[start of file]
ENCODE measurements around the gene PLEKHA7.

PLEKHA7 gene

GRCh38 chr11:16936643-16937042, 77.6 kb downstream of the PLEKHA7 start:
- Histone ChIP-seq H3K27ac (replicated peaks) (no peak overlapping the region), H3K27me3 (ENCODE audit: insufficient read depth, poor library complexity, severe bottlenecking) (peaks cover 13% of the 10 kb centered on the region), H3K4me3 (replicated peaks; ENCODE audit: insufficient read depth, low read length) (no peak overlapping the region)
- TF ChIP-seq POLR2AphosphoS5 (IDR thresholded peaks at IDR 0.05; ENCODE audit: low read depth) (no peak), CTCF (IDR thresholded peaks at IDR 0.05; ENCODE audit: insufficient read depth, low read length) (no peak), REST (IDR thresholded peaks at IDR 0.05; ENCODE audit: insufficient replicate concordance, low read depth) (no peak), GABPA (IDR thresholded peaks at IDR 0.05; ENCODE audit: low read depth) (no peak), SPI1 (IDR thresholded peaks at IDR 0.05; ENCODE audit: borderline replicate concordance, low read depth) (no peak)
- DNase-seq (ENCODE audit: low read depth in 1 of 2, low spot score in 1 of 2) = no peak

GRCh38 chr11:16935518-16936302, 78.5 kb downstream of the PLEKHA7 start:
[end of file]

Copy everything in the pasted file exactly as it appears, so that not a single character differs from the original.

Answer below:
ENCODE measurements around the gene PLEKHA7.

PLEKHA7 gene

GRCh38 chr11:16936643-16937042, 77.6 kb downstream of the PLEKHA7 start:
- Histone ChIP-seq H3K27ac (replicated peaks) (no peak overlapping the region), H3K27me3 (ENCODE audit: insufficient read depth, poor library complexity, severe bottlenecking) (peaks cover 13% of the 10 kb centered on the region), H3K4me3 (replicated peaks; ENCODE audit: insufficient read depth, low read length) (no peak overlapping the region)
- TF ChIP-seq POLR2AphosphoS5 (IDR thresholded peaks at IDR 0.05; ENCODE audit: low read depth) (no peak), CTCF (IDR thresholded peaks at IDR 0.05; ENCODE audit: insufficient read depth, low read length) (no peak), REST (IDR thresholded peaks at IDR 0.05; ENCODE audit: insufficient replicate concordance, low read depth) (no peak), GABPA (IDR thresholded peaks at IDR 0.05; ENCODE audit: low read depth) (no peak), SPI1 (IDR thresholded peaks at IDR 0.05; ENCODE audit: borderline replicate concordance, low read depth) (no peak)
- DNase-seq (ENCODE audit: low read depth in 1 of 2, low spot score in 1 of 2) = no peak

GRCh38 chr11:16935518-16936302, 78.5 kb downstream of the PLEKHA7 start: